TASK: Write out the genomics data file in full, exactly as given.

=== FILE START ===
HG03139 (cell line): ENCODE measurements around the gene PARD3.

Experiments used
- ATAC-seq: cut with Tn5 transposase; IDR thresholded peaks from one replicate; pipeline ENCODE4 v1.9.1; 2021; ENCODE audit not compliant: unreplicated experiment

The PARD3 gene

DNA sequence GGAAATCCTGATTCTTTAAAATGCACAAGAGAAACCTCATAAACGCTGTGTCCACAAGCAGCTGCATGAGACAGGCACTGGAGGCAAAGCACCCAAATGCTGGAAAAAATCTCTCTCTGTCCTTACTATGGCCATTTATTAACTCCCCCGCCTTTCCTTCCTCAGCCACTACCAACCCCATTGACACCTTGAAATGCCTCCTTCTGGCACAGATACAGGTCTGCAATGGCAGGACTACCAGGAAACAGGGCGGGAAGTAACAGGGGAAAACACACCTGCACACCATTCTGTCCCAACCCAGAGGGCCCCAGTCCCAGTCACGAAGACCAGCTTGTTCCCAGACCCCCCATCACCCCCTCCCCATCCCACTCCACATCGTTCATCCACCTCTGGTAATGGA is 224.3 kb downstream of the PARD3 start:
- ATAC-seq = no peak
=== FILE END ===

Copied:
HG03139 (cell line): ENCODE measurements around the gene PARD3.

Experiments used
- ATAC-seq: cut with Tn5 transposase; IDR thresholded peaks from one replicate; pipeline ENCODE4 v1.9.1; 2021; ENCODE audit not compliant: unreplicated experiment

The PARD3 gene

DNA sequence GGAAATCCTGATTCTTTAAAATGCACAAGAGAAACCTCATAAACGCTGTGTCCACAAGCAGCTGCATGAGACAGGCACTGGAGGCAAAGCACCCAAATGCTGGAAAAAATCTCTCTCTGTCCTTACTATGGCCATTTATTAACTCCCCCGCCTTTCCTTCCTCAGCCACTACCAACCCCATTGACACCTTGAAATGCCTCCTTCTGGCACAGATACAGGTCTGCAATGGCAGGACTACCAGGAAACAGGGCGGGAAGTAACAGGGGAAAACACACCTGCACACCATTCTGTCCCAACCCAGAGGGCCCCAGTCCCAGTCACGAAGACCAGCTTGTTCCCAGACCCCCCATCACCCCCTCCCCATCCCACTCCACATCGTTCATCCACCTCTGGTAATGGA is 224.3 kb downstream of the PARD3 start:
- ATAC-seq = no peak